By Mia Khatib
DURHAM – Back-to-school season is in full effect. Durham Public Schools hosted an interactive and informational event for kindergarteners and their families at the Museum of Life and Science.
“Countdown to Kindergarten” included booths and representatives from DPS departments and community partners to welcome students and provide preparation material for parents.
Latoya McCrimmon, DPS transition to kindergarten facilitator, said the event was an opportunity for parents to mingle, gather more information and have specific questions answered. “And it was just a fun event for kids to come out and be excited about going to kindergarten,” she said.
The DPS departments included before and after school activities, transportation, child nutrition, advanced academics, and more. Durham County Library, PBS Kids Channel, and Durham’s Partnership for Children also made an appearance and handed out resources.
Candace Sorrell, parent to a rising Oak Grove kindergartener, said her family just moved from a different district. If the event hadn't gone on, then a lot of people in the DPS system at-large would be lost when it comes to the first few weeks of school,” she said.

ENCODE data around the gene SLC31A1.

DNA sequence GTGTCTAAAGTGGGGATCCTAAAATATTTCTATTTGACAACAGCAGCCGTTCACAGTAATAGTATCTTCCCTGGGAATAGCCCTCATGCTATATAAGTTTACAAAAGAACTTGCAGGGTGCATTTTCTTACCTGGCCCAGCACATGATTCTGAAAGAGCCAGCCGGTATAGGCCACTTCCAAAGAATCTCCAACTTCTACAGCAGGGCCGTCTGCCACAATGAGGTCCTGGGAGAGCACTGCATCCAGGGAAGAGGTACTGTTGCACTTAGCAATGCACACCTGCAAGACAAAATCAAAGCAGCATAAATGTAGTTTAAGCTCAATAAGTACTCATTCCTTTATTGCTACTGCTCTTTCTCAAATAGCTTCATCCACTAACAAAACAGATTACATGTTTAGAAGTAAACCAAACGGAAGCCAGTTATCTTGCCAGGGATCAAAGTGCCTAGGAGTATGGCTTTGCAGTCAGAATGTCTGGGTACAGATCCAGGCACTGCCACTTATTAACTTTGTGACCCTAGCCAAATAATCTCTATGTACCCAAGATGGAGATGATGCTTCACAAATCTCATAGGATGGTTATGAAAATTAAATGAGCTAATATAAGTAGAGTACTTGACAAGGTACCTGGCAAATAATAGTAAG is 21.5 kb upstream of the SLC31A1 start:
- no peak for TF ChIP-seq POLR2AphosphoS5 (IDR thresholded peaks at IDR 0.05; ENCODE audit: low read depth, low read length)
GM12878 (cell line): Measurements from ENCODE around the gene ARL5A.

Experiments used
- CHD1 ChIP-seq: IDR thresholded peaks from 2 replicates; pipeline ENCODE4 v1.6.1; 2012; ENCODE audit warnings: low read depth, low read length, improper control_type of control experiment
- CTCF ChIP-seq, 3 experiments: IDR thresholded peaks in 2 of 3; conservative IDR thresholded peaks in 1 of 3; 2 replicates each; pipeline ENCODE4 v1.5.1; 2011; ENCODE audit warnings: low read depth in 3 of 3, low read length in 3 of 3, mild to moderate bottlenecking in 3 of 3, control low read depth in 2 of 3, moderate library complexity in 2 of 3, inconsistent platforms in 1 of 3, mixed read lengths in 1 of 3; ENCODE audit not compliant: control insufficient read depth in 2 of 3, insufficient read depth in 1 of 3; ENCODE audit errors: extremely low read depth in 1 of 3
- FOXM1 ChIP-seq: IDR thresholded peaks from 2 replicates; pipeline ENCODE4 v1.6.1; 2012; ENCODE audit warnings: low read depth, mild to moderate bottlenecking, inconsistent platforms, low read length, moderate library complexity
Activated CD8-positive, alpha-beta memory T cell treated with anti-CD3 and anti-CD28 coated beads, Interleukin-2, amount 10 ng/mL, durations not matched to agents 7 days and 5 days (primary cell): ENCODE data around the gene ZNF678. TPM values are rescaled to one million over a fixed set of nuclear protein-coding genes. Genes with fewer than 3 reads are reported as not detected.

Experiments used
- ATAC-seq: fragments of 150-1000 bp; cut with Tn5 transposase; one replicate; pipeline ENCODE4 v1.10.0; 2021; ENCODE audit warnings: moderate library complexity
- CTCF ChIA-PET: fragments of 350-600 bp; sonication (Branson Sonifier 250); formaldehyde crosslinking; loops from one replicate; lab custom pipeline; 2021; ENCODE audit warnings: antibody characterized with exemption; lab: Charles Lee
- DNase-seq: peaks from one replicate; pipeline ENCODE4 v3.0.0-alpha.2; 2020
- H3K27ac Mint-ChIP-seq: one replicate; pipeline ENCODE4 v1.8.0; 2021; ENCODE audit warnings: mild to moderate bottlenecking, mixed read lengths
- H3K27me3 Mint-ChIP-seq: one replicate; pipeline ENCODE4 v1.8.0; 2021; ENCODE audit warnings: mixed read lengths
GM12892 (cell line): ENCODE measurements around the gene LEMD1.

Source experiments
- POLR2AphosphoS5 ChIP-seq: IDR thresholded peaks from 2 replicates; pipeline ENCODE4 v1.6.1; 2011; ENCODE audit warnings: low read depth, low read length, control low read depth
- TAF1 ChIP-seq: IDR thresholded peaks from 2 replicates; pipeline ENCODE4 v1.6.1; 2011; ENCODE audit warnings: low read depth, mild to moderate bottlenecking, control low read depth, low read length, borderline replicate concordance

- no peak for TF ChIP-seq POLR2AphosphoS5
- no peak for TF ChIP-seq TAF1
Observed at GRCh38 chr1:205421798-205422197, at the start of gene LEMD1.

DPS “didn’t count anybody out,” said Sorrell. Her younger daughter, entering pre-K, also got resources and indulged in the activities at the event.
“It was very well thought out how they crafted [the information stands] to go around the museum. The museum had those interactive things in those moments that the kids could participate in, while their parents were getting the information that they needed,” she said.
Sorrell attended DPS when she was in elementary school and said she was happy to see some teachers that she had as a child. “I know that I'm sending my child to a place that will be safe, has competent teachers and has the means to excel.”
Parent Niana Clements said she had a positive experience with [her son] in pre-K last year. “Getting [my son] in the routine of getting himself ready for school every day and making sure that he knows what to expect — that is great to be able to set him up for success,” she said.
Similarly, Oak Grove Elementary had its own information session that gave parents a list of “sight words” kids can work on before school starts, said Sorrell. “We can be ahead of the game if caretakers are practicing with [kids] at home and getting them in that mindset.”
Clements said she appreciated that DPS has exceptional children services and their resources cater to all children.
“I myself have ADHD. I’m neurodiverse, so it’s really important to me to know what resources are available in the school system as my kids get older, if that becomes something that might affect their education,” she said.
Mia Khatib, who covers education at The Tribune, is a Report for America corps member.